Colombian court blocks Occidental from drilling on Indian territory
CUBARA, Colombia (AP) _ In a major defeat for big oil Monday, Colombia’s highest court upheld a petition by a native group blocking Occidental Petroleum from exploiting a field believed worth billions of dollars.
Leaders of the U’wa tribe, which numbers about 8,000 people, had threatened mass suicide if the court ruled in favor of the U.S. oil company.
The Constitutional Court in the capital, Bogota, ruled 5-4 that a Colombian subsidiary of Bakersfield, Calif.-based Occidental could not drill on territory the U’wa tribe considers its own.
It was not clear whether the decision left open the possibility Occidental might still one day win the right to drill on the Samore field, which lies in a remote region just outside the U’wa’s legal reserve.
Tribal leaders began descending Monday from the Sierra Nevada Cocuy mountains 200 miles northeast of Bogota to this and neighboring towns to discuss the court decision. A meeting of tribal elders was scheduled for Tuesday.
The U’wa Indians consider oil the ``blood of mother earth″ and say drilling will destroy their culture. They had refused repeated efforts by Occidental to make a deal.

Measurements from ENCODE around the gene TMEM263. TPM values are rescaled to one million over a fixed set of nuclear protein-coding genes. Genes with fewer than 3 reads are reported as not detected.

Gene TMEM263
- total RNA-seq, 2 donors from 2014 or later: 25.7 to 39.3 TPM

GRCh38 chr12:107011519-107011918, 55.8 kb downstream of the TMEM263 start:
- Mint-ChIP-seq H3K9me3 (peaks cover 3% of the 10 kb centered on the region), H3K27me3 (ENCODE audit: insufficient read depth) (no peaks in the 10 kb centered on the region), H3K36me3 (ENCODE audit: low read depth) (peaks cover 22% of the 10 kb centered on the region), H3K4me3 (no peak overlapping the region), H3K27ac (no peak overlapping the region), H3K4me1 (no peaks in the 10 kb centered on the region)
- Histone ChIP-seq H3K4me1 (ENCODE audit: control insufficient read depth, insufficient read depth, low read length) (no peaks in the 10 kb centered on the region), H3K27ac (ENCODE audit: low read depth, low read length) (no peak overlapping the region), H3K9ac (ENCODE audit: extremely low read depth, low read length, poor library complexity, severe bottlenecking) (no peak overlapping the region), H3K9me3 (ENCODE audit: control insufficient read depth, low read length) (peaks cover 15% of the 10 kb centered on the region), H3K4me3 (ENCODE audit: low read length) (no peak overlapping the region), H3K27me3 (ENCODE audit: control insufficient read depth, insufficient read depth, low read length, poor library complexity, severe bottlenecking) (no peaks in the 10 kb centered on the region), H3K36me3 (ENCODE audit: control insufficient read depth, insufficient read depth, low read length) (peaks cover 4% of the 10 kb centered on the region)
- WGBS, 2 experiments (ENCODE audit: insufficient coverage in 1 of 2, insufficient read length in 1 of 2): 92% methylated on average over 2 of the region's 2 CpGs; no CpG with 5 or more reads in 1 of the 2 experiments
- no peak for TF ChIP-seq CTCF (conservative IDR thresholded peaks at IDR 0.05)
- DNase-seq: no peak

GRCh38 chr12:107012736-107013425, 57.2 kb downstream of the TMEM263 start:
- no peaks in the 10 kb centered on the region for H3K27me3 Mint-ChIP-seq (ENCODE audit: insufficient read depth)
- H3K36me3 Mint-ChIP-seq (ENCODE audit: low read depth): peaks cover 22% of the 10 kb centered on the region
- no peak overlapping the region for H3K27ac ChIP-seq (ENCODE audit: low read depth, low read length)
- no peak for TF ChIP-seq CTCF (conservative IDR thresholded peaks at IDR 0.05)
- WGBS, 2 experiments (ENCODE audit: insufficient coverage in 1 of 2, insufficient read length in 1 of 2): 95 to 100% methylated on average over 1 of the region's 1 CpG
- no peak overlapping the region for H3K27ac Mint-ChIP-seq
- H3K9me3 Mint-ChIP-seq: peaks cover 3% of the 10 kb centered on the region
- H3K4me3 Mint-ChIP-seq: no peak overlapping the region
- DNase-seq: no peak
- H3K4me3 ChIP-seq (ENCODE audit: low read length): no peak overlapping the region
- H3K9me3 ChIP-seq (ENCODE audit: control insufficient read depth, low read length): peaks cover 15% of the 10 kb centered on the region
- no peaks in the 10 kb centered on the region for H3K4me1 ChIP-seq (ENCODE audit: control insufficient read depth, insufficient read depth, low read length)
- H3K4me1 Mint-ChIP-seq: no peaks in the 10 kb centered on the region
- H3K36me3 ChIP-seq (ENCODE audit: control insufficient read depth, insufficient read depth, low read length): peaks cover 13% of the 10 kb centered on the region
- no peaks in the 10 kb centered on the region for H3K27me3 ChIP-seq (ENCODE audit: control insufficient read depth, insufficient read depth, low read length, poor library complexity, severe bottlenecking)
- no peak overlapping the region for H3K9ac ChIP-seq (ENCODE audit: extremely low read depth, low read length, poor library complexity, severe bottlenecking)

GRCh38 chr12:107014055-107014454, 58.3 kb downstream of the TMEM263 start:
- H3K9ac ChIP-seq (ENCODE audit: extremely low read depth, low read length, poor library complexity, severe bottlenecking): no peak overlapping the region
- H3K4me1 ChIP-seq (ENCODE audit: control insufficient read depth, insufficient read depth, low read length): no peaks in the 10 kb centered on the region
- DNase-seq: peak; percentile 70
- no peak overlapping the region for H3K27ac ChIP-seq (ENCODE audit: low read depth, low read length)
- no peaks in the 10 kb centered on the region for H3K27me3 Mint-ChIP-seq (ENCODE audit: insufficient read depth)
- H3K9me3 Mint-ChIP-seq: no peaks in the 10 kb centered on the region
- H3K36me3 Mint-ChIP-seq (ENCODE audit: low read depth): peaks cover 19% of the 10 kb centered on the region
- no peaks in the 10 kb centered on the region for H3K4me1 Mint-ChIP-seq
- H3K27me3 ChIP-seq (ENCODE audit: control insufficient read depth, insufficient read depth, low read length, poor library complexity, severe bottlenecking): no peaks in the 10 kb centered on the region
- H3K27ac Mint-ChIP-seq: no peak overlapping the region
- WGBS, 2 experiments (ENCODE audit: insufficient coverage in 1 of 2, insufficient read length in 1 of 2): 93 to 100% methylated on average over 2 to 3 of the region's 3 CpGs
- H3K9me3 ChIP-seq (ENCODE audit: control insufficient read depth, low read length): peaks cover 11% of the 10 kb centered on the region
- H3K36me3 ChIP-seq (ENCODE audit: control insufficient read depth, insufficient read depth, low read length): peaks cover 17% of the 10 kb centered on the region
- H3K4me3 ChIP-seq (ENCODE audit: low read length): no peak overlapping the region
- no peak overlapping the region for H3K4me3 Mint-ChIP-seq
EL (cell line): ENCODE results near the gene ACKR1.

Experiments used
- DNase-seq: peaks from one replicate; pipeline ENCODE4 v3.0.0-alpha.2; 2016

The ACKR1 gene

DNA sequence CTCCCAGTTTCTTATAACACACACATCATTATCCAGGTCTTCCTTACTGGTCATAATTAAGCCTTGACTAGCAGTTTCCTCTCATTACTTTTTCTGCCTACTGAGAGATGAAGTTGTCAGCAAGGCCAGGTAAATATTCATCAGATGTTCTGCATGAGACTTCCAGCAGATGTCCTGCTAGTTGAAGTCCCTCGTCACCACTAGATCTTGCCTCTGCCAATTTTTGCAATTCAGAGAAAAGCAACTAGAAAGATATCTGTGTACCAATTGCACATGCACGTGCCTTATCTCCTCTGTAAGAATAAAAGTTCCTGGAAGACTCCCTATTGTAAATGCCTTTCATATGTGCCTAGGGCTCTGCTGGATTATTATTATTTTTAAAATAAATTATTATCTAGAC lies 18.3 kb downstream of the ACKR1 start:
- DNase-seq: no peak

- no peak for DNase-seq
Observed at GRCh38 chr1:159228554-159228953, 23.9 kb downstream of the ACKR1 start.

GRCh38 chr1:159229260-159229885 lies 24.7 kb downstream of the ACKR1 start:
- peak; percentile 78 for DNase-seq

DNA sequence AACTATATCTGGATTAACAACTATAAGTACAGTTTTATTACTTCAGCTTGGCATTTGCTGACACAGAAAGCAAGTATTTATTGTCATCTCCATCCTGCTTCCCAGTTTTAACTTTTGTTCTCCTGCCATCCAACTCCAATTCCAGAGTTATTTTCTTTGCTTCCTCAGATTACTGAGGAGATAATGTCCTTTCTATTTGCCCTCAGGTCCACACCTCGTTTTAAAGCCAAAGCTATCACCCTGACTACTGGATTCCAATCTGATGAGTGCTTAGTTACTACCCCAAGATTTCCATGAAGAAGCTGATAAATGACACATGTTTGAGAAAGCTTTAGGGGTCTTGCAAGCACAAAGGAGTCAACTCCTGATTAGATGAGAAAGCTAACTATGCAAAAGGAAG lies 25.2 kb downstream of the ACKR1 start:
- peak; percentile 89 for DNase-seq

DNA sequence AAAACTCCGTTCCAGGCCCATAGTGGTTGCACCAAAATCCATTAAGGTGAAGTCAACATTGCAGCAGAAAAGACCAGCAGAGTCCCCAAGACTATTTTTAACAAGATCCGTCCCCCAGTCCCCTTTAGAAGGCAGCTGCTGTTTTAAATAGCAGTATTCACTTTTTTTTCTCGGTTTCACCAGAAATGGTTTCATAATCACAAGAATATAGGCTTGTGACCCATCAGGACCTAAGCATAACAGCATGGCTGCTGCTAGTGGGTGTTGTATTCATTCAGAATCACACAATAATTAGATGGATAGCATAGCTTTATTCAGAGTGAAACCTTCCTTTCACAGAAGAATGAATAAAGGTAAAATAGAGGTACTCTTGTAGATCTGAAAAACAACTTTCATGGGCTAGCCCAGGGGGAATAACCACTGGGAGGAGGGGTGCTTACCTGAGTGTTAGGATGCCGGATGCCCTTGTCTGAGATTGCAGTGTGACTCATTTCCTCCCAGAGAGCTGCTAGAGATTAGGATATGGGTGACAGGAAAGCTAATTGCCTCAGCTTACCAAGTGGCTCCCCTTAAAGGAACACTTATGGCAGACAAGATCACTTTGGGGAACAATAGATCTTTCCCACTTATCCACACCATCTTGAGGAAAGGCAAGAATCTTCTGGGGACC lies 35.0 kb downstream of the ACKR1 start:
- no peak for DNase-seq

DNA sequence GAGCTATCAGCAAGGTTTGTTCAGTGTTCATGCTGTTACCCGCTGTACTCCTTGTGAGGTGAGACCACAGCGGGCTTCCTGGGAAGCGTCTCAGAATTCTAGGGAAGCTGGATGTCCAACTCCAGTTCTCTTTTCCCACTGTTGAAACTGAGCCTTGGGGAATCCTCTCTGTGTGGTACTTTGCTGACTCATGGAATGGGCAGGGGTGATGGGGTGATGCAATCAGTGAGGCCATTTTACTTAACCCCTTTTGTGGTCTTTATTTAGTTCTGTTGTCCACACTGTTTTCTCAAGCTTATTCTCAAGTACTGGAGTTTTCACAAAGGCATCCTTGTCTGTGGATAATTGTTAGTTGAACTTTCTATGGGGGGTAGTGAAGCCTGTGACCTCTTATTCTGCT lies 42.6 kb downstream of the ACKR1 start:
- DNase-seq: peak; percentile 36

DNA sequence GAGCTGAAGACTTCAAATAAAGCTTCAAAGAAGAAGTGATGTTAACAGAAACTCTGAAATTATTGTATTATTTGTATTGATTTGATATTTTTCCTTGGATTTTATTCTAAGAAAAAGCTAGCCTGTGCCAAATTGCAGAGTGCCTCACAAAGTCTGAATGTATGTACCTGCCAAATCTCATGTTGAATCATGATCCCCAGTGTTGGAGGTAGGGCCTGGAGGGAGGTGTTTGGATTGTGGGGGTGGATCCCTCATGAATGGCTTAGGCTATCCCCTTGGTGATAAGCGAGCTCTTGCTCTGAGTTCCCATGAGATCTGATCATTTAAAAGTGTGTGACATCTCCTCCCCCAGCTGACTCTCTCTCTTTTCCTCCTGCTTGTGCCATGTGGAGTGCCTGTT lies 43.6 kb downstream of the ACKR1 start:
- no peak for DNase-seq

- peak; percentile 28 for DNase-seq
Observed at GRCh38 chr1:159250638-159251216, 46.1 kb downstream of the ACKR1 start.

``What is sacred we don’t sell or negotiate,″ said Ebaristo Tegria, an U’wa lawyer.
Robert Stewart, Occidental’s manager of corporate affairs, said he knew of no legal precedent for such a decision.
He said the field could be one of the largest in the hemisphere. Seismic tests indicated the field could hold between 1 billion and 2.5 billion barrels.
``We wouldn’t have gone through all of this if we didn’t think the field was worth it,″ said Stewart.
If initial projections had proven correct, the Samore field would have yielded billions of dollars for the company and the Colombian government, which receives 80 percent of the profits.
Occidental had invested about $12 million doing seismic tests.
Last year, oil surpassed coffee as Colombia’s chief export. The country produces an average of about 625,000 barrels of oil a day.